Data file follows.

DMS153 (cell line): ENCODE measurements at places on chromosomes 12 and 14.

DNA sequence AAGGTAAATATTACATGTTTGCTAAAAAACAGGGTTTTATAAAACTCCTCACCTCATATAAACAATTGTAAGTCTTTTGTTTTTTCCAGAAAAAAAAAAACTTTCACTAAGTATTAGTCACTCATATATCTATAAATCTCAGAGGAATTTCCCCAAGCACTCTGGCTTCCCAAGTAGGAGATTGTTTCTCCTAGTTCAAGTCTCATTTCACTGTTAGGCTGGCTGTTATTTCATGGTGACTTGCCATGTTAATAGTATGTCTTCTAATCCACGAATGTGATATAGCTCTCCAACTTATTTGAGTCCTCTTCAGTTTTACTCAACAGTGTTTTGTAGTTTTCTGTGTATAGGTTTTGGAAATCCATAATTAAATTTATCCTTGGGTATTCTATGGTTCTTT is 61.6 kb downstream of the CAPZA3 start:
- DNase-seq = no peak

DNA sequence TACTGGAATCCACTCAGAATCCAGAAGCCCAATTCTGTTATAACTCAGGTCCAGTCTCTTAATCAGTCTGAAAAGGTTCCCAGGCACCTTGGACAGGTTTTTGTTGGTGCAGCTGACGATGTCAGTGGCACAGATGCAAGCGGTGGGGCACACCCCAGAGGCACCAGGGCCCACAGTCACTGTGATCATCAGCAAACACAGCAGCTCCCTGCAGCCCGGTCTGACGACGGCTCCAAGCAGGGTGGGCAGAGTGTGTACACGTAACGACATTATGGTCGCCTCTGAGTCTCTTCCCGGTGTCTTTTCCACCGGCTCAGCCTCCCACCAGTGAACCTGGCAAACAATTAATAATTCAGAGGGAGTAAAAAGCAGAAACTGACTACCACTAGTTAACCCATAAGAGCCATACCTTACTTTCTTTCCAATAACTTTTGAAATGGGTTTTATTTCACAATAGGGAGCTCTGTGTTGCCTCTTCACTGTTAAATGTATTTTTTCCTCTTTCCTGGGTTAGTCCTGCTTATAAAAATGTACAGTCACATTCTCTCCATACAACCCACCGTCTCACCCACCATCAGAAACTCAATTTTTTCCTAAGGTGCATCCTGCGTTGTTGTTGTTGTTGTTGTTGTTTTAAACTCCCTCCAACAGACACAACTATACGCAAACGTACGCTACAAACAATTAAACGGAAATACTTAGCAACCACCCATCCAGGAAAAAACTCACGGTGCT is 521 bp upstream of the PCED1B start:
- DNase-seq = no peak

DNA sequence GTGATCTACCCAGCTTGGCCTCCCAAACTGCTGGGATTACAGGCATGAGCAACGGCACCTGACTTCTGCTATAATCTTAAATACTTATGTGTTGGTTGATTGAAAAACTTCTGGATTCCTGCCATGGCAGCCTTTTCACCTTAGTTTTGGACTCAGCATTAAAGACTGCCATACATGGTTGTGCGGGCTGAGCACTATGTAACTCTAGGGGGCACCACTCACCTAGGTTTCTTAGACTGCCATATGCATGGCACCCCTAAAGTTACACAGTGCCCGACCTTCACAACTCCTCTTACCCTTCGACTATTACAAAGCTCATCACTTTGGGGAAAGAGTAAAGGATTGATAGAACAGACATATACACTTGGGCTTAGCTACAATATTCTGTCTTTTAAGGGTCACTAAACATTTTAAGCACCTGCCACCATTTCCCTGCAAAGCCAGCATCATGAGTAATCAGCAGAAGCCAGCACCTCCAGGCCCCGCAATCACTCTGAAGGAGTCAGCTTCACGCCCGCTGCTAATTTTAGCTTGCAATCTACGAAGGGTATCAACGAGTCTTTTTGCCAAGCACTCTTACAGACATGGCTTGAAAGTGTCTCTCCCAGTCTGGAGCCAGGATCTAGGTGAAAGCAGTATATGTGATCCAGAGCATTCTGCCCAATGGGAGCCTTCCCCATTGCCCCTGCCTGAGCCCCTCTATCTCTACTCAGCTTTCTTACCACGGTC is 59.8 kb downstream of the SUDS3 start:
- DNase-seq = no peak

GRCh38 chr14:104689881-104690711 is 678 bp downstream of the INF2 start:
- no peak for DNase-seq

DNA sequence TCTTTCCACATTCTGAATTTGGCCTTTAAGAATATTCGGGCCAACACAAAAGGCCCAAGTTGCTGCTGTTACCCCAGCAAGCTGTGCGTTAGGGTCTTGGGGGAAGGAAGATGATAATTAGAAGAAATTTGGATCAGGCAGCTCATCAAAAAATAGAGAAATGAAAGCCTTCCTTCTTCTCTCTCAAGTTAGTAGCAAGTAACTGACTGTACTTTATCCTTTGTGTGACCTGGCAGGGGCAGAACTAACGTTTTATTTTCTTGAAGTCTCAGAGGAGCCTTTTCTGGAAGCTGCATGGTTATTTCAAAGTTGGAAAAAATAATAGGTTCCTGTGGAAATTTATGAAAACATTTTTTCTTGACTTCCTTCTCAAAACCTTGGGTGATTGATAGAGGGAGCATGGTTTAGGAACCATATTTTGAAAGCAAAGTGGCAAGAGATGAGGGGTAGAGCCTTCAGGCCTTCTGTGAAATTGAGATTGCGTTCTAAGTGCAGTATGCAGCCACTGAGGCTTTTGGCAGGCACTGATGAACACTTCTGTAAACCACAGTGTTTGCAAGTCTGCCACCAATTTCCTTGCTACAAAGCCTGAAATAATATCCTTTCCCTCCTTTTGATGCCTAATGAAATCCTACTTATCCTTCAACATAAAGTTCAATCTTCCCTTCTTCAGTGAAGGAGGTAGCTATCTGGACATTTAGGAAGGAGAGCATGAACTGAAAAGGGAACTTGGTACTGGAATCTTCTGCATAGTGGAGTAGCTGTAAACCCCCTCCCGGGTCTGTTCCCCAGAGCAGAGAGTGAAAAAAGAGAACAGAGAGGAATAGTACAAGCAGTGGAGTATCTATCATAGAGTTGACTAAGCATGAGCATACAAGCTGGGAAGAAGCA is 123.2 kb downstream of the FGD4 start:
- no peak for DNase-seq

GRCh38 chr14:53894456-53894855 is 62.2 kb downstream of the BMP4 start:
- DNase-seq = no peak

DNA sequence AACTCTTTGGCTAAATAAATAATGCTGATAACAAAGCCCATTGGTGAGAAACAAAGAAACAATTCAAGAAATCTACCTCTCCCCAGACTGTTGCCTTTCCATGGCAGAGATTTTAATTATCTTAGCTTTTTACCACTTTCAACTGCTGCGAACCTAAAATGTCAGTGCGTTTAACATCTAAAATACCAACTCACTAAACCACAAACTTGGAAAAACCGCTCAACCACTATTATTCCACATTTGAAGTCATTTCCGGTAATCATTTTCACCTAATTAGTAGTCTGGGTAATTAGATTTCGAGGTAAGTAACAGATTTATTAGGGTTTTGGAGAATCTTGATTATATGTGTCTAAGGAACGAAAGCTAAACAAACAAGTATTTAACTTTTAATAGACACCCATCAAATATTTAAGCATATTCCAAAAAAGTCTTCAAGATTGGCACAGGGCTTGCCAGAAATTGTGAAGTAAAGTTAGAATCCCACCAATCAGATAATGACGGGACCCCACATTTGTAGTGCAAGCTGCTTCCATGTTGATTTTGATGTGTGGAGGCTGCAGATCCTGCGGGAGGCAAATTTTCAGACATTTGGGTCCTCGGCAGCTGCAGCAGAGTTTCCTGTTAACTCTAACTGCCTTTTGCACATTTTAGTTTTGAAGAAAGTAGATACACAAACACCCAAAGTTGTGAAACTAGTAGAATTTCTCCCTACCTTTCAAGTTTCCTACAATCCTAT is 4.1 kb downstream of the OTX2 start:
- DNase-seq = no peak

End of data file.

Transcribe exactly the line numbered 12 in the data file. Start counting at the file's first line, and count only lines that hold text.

GRCh38 chr14:53894456-53894855 is 62.2 kb downstream of the BMP4 start: